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Will I lose my home if I file for bankruptcy?

On Behalf of | Jan 25, 2024 | Bankruptcy Law

Mounting debt can feel crushing and overwhelming, and at some point, you may find yourself considering bankruptcy.

Although in the past bankruptcy used to be seen as a sign of failure, today it is known as a legitimate financial tool for people who experience an unexpected event, life change, or financial problems that are too difficult to predict and impossible to overcome. Life is unpredictable and Bankruptcy is a legitimate tool for unforeseeable events. Bankruptcy gives you a fresh start and leaves you with a clean slate making it easier to start over financially.

Perhaps you have heard that you cannot keep your home in Chapter 7 bankruptcy. This is not always true, even if you have missed payments or your home has already gone into foreclosure.

The fear of losing your home should not necessarily prevent you from filing. This is especially true if mortgage payments are current.  However, even if the mortgage is not current, depending on your situation there may be ways to file bankruptcy while keeping your home.

Staying in your home is a valid priority. A home provides stability and routine and is a place you may have created many fond memories. If you have children or animals, the thought of uprooting them from their familiar environment might seem like a nightmare.

A Chapter 7 bankruptcy is designed to discharge, or eliminate, all your qualifying debts. Those debts usually consist of credit card bills, medical bills, and other unsecured debts.  Unsecured debts are those debts you did not put up collateral (property) for. Your home mortgage is a debt secured by your home.  However, you may qualify to have your mortgage bypass the process as long as payments are made and the mortgage brought current eventually.

The automatic stay stops the foreclosure process

Something called the automatic stay goes into place immediately after you file a Chapter 7 bankruptcy. This requires all creditors, including your mortgage company, to stop all collection efforts.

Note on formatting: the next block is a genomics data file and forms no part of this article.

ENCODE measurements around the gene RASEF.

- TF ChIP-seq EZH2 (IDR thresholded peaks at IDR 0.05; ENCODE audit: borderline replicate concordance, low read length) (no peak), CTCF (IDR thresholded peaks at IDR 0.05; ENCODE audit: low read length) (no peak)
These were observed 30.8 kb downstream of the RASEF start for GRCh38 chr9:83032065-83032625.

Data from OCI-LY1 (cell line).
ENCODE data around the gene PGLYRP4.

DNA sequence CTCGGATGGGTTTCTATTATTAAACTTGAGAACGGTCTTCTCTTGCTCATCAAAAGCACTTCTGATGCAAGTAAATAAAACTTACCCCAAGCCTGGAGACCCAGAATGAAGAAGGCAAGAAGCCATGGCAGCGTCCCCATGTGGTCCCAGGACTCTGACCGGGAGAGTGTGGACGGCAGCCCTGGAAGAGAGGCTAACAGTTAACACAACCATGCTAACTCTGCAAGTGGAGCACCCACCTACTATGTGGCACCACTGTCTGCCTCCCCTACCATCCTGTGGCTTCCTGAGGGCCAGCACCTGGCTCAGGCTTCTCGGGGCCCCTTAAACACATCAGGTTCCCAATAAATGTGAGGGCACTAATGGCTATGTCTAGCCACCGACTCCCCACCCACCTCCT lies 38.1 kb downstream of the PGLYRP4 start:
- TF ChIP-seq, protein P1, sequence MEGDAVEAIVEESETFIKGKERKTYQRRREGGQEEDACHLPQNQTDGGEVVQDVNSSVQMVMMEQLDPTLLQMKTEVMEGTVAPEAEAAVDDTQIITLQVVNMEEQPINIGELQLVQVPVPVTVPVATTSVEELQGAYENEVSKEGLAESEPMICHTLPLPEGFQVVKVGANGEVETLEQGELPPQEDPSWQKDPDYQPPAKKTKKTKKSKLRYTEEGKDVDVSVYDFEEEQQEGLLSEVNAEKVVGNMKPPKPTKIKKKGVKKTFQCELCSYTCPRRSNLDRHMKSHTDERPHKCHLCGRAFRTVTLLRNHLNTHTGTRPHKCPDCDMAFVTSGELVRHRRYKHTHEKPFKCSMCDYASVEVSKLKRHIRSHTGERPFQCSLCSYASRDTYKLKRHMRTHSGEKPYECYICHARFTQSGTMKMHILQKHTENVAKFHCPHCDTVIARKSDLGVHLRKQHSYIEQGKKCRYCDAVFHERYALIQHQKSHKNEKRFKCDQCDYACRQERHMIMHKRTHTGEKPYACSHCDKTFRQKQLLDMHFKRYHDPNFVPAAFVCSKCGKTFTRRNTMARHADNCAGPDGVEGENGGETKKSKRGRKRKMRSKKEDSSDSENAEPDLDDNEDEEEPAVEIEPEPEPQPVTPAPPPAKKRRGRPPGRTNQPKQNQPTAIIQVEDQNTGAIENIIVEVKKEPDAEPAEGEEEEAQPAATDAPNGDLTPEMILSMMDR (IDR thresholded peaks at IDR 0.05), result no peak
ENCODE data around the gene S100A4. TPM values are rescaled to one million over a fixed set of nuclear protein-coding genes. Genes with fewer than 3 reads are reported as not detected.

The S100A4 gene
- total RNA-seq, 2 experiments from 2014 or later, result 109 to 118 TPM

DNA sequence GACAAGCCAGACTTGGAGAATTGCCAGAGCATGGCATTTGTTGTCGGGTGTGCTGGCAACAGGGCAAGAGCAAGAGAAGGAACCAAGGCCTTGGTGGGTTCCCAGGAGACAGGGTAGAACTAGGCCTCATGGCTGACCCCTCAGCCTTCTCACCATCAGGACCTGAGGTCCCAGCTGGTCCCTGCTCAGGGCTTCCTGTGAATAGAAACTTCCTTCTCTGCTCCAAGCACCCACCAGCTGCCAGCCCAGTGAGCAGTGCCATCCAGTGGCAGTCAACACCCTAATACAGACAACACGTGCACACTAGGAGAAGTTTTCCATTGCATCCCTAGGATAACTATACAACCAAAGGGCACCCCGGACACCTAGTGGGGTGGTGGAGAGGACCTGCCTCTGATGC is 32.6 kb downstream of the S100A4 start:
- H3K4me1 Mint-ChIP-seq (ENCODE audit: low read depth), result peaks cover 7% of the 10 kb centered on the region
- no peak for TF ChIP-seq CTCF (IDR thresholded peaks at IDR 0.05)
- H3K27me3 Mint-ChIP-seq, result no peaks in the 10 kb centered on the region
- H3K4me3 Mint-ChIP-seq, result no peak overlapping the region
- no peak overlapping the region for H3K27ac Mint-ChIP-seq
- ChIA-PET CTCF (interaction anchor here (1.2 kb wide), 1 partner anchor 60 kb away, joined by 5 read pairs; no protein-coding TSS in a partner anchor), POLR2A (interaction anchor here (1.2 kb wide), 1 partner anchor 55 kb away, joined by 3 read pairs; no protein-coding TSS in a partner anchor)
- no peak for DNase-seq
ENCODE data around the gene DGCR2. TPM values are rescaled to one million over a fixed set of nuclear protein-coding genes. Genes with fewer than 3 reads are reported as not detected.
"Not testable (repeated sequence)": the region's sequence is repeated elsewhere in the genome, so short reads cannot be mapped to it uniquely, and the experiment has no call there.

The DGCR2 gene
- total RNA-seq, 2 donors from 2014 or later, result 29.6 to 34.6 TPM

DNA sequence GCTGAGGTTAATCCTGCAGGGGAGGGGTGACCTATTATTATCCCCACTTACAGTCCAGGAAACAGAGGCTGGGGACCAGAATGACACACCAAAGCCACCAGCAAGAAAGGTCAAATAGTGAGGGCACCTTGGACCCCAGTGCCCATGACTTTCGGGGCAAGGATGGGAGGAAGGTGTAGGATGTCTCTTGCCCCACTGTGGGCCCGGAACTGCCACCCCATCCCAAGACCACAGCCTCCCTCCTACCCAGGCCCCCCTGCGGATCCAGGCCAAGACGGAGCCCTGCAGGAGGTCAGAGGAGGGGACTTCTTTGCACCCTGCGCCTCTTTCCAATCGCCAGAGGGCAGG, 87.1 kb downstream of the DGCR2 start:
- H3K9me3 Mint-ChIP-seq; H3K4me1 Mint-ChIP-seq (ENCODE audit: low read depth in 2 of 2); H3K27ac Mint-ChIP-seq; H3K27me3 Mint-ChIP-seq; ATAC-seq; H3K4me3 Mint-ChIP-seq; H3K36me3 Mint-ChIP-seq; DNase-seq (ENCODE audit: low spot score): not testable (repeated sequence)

After the automatic stay goes into effect, the foreclosure process must stop. If the foreclosure process has not yet begun, it cannot be started while your bankruptcy is pending.

Chapter 7 bankruptcy uses some of your assets to pay off your debts, which is why there is a possibility of losing your home. A court can order that your home be sold to pay your debts.

However, there is a homestead exemption that you could potentially use to keep your home. This exemption allows you to keep some of the equity you have built up in your home. The purpose is to allow you to keep some assets so you are not left with nothing.

The smaller the amount of equity you have left in your home after the exception is applied, the more likely it is that you will be able to keep your home. The reason is because if there is little to no equity left, selling your home would not provide much money to creditors.

This means the bankruptcy court might allow you to stay in your home because selling it would not be worth it.

What if you have no equity in your home? This means that you owe more for the home than what you could receive if you sold it. If this is the vase, you cannot claim the homestead exemption, but you will also likely not be ordered to sell your home.

If your debts are discharged, can you still pay your mortgage?

A bankruptcy will allow you to stay in your home, but you must still make your mortgage payments after the bankruptcy to keep your home. A bankruptcy does not discharge any future mortgage payments.

Paying your mortgage after bankruptcy should be easier. Since your other debt is discharged, more money will be freed up to make mortgage payments.

If you are still in a situation where you cannot make your mortgage payments even without any additional debt, this is the time you should start thinking about other options, such as selling your home.

These are major decisions and whether a bankruptcy court allows you to keep your home depends on many different factors. It is best to have your situation thoroughly reviewed by a competent bankruptcy attorney before deciding what to do next. The O’Neill Law Firm offers a free confidential, no-obligation consult. At this consult, you and your attorney can arrive on a plan to eliminate as much debt as possible and still stay in your home.